Tattoo bans are most often found in schools, summer camps, the military and corporate offices. But one city in Japan has taken it a step further, cracking down on tattoos found on any city employees.
Last month Toru Hashimoto, the recently elected mayor of Osaka, waged a tattoo crackdown on city employees, reports ABC News, surveying over 32,000 individuals on whether or not they have tattoos. 113 admitted to having tattoos, including ten schoolteachers.
The investigation was prompted, the Guardian writes, after a welfare worker "intimidated" children and co-workers with his own large tattoo. But the increasing strictness regarding visible ink has become a trend throughout Japan, where tattoos have been banned for both guests at certain gyms and water parks as well as for flight attendants on the country's two major airlines, JAL and ANA.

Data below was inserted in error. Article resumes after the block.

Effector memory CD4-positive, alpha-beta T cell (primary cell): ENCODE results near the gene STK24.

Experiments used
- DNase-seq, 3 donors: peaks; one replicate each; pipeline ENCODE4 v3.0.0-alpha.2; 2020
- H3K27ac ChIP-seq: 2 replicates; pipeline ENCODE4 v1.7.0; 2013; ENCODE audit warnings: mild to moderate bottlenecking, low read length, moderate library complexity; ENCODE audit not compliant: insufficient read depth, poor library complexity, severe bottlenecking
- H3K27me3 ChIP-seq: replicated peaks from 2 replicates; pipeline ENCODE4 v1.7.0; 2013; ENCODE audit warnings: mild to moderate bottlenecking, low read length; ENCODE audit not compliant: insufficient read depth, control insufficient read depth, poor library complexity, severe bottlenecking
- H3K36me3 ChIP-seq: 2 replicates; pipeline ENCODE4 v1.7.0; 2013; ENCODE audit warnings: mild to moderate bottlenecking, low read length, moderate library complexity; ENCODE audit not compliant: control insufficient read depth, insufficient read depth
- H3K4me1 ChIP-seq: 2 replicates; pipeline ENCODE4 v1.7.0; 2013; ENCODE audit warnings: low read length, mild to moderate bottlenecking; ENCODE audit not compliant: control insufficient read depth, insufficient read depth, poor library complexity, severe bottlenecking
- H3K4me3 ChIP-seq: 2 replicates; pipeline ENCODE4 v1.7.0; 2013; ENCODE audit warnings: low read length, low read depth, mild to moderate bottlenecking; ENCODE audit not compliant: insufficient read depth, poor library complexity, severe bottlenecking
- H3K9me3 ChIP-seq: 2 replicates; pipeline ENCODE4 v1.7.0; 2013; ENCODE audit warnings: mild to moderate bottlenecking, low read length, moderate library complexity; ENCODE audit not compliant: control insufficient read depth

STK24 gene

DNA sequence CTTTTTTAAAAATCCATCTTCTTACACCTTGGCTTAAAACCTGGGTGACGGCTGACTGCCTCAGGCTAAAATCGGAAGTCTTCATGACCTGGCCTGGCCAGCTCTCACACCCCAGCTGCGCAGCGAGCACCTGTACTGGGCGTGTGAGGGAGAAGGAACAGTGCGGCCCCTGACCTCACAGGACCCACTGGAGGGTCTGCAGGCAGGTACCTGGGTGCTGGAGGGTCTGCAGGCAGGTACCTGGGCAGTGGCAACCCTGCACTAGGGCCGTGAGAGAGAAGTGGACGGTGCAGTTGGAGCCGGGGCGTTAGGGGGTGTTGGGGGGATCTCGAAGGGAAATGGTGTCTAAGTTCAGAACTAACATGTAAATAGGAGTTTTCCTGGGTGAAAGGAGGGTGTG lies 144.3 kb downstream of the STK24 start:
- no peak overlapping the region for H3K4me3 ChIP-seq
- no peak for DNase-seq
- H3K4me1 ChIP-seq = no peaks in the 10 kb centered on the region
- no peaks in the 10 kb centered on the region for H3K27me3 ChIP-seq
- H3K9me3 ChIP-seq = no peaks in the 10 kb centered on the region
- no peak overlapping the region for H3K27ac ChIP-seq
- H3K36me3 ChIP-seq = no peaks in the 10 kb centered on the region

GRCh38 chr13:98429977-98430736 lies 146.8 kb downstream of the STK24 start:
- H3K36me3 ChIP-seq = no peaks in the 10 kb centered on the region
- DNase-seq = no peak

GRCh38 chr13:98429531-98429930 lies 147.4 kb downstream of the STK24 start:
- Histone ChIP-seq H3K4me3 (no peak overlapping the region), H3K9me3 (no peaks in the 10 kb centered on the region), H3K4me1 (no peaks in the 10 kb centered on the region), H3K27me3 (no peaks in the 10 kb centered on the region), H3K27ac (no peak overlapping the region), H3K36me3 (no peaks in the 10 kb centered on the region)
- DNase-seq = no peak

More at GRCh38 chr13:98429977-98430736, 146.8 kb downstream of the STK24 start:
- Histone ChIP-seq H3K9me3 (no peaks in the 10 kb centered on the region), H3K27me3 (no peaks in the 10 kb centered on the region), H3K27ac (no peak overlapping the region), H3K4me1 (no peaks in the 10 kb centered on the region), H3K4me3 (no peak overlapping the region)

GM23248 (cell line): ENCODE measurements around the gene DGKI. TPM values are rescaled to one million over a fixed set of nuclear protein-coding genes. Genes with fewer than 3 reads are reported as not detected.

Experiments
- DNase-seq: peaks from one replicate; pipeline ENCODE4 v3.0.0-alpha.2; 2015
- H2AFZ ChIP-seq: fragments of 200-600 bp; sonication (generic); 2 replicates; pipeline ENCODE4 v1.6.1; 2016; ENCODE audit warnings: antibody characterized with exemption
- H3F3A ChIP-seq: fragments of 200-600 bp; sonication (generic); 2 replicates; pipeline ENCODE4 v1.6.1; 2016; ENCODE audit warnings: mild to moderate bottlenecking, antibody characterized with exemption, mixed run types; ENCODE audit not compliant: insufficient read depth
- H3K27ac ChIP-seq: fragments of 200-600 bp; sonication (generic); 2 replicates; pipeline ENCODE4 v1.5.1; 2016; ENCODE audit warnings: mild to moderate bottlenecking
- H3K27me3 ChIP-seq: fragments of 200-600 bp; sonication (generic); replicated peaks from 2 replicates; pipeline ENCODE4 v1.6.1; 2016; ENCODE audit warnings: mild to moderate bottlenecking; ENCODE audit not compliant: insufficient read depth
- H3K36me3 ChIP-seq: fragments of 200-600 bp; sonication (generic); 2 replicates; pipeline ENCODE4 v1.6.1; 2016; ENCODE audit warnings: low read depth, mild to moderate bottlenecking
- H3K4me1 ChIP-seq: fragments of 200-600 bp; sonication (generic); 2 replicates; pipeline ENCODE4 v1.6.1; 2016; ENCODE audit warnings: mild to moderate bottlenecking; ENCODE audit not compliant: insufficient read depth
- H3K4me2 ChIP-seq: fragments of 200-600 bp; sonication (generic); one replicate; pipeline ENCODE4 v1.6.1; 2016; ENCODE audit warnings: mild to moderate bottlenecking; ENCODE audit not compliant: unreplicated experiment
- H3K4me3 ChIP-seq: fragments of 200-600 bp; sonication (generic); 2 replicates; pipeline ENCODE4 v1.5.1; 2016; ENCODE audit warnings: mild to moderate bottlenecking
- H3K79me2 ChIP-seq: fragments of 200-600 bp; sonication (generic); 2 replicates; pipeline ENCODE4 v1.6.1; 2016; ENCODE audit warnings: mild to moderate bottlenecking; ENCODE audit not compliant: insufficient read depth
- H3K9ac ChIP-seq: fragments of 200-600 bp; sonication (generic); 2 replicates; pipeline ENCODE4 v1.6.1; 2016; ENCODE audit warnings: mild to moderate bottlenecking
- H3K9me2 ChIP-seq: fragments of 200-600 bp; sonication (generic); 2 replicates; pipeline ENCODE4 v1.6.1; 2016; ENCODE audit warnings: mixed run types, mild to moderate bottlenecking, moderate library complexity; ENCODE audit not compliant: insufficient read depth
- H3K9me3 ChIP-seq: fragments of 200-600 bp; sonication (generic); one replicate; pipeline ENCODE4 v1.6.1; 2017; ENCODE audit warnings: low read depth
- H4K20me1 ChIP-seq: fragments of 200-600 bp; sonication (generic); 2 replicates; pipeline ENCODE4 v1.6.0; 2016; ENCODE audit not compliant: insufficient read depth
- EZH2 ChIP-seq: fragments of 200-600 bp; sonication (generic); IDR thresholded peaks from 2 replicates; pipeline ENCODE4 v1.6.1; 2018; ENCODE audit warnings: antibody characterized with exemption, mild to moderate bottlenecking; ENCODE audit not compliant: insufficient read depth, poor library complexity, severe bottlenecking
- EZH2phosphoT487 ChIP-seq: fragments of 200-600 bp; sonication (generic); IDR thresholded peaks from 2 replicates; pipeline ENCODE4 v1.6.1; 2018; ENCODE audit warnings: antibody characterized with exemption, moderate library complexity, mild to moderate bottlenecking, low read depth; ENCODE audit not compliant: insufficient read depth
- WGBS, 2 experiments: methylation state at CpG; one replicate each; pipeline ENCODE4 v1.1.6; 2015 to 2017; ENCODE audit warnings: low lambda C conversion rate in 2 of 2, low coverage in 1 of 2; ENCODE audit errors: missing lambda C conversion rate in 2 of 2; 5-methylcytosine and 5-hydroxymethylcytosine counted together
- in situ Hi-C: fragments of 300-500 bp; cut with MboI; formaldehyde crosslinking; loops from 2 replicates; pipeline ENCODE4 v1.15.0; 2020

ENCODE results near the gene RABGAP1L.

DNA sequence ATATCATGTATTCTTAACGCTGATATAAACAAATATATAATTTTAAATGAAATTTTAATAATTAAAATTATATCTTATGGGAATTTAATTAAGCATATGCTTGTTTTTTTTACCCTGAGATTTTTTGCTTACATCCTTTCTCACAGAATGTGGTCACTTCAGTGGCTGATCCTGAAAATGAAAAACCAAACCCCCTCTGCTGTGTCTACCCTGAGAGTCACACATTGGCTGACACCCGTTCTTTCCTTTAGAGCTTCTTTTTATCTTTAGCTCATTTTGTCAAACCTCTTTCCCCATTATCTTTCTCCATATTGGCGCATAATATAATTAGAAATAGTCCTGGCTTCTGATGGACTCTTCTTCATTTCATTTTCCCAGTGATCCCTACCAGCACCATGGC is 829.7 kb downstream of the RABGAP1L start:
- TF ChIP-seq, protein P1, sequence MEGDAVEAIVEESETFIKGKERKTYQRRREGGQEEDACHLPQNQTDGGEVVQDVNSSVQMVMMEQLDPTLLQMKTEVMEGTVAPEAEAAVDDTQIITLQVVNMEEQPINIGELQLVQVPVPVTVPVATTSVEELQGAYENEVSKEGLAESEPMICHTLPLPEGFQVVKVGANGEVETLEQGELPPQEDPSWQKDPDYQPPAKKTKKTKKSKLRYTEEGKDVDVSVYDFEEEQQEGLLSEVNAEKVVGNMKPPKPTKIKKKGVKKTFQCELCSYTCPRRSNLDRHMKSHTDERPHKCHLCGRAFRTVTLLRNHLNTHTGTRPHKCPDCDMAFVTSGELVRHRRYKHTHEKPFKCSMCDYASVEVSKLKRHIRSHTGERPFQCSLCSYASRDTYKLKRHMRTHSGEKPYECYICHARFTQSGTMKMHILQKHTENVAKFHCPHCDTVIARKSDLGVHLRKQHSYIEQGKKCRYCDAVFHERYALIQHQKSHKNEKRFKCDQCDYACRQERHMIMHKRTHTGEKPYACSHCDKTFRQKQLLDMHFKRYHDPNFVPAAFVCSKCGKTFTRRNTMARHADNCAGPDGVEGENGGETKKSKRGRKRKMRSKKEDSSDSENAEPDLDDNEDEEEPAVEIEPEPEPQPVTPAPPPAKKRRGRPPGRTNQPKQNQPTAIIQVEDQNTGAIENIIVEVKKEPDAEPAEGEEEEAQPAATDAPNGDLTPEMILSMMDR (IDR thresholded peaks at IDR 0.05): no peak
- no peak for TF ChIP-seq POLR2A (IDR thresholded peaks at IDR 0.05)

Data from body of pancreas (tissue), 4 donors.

Although the results of Osaka's survey are in (that is, for those who chose to respond -- according to the Guardian, about 800 people abstained), the city has not yet decided on one comprehensive policy. According to ABC, the teachers are being asked to have any visible ink removed (no small task) and that employees who deal with the public on a regular basis might be moved to less visible positions.
"If they insist on having tattoos, they had better leave the city office and go to the private sector," Mayor Toru Hashimoto said after the survey results were released.